- Position: full sun
- Soil: fertile, well-drained soil
- Rate of growth: average
- Flowering period: April
- Flower colour: pure white
- Other features: edible, yellowish green dessert pears
- Hardiness: fully hardy
- Pollination Group: B - flowering mid season
This dessert pear tree is covered with pure white flowers in mid-spring, followed by delicious, long, yellowish green fruits. Broadly columnar in shape it's ideal for an open, sunny site.
- Garden care: This 1-2 year old bare root plant will arrive with a clear stem. Prune it back by a 1/3 to a healthy bud between November to March. Pears naturally shed a small quantity of the developing fruits in mid summer. After this has occurred thin out the remaining pears, leaving one pear per cluster. Add a high-nitrogen feed in spring.
In August summer prune. Shorten any side shoots (or laterals) which are longer than 20cm back to three leaves. This will allow the sun to ripen the fruit and encourage more fruit buds. Make sure that the growth you’re cutting away feels firm to the touch.
The main prune should be done in the winter as long as it isn't frosty or freezing. Take out the 3D’s (dead, dying and diseased wood) and create an open shape. Then reduce the leaders back by a third. Aim to create an airy structure without any crisscrossing branches.
- Pollination Information: This pear belongs to pollination group B, so you will need need to plant one other different variety of pear to guarantee cross pollination, and a subsequent bumper crop. Ideally this should come from the same pollination group, however it is possible to use one from group A or C as well.
Quince A - will grow to 3.2m in approx 10 years
Quince C - will grow to 2.8m in approx 10 years
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Q:Double 'u' cordon 'Conference' Pear
Hi there, I just wondered if you were able to provide me with a bit more information on the 'Conference' Pear. I cannot find any further information about the BA29 rootstock and I wondered if you could let me know the estimated final height and width. Ideally we are looking for a trained Pear which spreads widthwise rather than heightwise, say 4m by 2/2.5m. Thank you. KiraAsked on 27/7/2009 by Kira Larno-Bayne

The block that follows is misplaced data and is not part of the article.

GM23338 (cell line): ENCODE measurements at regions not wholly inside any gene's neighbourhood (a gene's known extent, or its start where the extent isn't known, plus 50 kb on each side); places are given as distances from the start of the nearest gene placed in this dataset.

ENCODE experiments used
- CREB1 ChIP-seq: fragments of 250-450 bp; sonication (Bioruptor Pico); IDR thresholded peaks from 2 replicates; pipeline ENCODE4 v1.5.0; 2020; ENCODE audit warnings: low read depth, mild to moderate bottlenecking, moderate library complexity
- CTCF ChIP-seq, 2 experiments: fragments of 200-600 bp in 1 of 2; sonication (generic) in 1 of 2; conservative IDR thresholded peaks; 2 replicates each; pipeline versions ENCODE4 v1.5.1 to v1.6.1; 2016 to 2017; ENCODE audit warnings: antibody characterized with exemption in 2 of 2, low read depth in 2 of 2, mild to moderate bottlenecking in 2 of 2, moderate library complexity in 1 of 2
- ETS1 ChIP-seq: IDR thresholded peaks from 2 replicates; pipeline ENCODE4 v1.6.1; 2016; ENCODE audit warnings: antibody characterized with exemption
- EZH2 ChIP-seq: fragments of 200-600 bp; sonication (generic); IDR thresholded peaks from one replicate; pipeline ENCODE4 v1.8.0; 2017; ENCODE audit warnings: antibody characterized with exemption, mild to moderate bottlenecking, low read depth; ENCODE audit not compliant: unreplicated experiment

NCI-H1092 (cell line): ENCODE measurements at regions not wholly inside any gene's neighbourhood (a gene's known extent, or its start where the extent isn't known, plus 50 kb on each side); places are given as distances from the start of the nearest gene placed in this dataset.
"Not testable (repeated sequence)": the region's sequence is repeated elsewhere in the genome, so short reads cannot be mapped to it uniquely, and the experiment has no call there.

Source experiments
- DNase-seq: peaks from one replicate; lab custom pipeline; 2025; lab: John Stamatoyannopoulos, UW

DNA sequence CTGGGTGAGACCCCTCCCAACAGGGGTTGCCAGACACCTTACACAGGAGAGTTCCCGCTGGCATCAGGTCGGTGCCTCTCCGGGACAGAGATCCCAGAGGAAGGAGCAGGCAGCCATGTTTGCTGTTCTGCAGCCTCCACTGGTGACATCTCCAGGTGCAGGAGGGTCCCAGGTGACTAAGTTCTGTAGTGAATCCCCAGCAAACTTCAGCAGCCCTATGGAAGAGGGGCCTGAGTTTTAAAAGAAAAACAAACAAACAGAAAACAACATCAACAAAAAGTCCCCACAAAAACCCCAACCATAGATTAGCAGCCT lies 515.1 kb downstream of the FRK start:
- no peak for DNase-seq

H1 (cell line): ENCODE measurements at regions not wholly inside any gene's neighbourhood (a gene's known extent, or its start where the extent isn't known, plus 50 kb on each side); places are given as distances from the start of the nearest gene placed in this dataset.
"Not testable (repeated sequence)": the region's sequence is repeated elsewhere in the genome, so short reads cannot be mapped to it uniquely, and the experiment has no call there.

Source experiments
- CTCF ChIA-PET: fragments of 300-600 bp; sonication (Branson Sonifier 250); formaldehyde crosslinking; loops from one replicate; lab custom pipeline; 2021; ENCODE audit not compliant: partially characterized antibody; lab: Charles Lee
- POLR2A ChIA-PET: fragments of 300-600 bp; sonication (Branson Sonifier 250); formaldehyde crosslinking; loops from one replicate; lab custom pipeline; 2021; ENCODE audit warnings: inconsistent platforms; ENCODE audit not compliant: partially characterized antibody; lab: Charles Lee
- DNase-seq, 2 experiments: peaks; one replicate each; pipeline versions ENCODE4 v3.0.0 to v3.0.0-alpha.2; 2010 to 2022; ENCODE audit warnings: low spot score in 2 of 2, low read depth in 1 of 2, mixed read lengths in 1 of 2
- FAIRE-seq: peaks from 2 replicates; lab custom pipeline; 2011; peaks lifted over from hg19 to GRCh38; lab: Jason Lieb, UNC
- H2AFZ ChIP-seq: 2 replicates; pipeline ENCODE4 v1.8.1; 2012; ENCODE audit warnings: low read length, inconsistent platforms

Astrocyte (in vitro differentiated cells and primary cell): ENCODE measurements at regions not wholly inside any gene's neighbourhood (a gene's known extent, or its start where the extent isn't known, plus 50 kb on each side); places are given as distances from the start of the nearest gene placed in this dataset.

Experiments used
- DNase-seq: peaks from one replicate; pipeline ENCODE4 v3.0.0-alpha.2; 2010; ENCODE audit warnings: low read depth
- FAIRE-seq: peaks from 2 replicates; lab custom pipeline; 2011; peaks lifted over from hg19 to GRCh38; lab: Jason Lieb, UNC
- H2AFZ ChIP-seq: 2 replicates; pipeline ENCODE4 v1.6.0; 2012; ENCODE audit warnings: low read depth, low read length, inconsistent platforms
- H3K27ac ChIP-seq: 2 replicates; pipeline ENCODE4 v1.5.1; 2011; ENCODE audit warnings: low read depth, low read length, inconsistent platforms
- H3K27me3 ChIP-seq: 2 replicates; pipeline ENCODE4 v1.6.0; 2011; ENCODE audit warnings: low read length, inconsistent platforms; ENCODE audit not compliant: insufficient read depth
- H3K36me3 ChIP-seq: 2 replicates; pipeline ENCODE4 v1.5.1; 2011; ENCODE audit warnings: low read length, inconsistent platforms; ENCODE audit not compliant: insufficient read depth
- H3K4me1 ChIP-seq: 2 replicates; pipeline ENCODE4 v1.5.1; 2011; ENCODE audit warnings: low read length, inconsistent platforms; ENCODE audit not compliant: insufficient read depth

A:.Answered on 2/6/2015 by Anonymous
Q:Can I move a Pear tree?
I'm about to move house, but planted a Pear tree about 5 years ago and would like to take it with me. It's about 7ft x 3ft and has half a dozen pears on it at the moment. It's in a bed and I want to transfer it to a pot to put on my new terrace...but only if it will survive! Is this a really bad idea? Should I just buy another one for my new home, or can I dig it up and pot it, if I take a good sized area of soil etc?Asked on 13/9/2005 by Kate Warwick
A:Most plants are pretty forgiving as long as you move them on to their new position within the first two years of growth. Having said that, if it is done with great care and preparation, it is often possible to move plants that have been in the ground for many years! The general rule of thumb is that deciduous plants and herbaceous plants should be moved when they are dormant as the water demand is at its lowest at this time and the roots have time to recover and get established before the plant starts to produce leaf. Evergreen shrubs should ideally be moved in the autumn or early spring. This is again because the water demand the foliage places on the roots is at its lowest so the newly moved plant can put new roots on before the onset of warmer weather. If essential these plants could be moved at anytime of year but you would need to be very liberal with the watering until it was established and the chances of success without extreme care are reduced. When moving the plant always prepare the planting hole first then take as much of the rootball and surrounding soil of the plant as possible. Water very well after planting and keep a keen eye that it doesn't dry out especially during the first year after moving.Answered on 14/9/2005 by Crocus
Q:How do I prevent Pear midge?
My pear tree suffered from what I think I have correctly identified as 'pear midge' last summer and I lost the whole crop. I collected and destroyed the affected fruit, and in March this year pruned the tree as it was needed. What do I need to do to prevent this happening again this year? I would prefer an organic or wildlife friendly approach as a lot of birds frequent my friut trees, and the pears are also usually enjoyed by family and friends.Asked on 19/4/2005 by Ann Williams
A:There are a few ways you can tackle pear midge that doesn't involve spraying lots of chemicals. The best way is to remove infested fruit. This helps to reduce pest levels, and hopefully to guarantee a crop in future seasons. Pick off any affected fruitlets as soon as they are noticed. You can also place a barrier on the soil under the tree canopy to catch falling larvae and fruits. This could be a plastic sheet, or thick cardboard to prevent larvae reaching the soil. Sweep up all fallen debris daily and put it in the dustbin. Keep the ground under the trees covered with a mulch which should be removed each autumn and renewed in the spring. Larval cocoons will be removed with the mulch at the end of each season. In winter, lightly fork or hoe the soil under the trees to expose cocoons to predators, but take care not to damage any shallow tree roots. Pear midge lay their eggs in mid-spring so very early or very late flowering varieties of pear may escape damage. Early flowering varieties are also prone to frost damage so choose a late-flowering variety such as ???Concorde??? or ???Onward???.Answered on 20/4/2005 by Crocus
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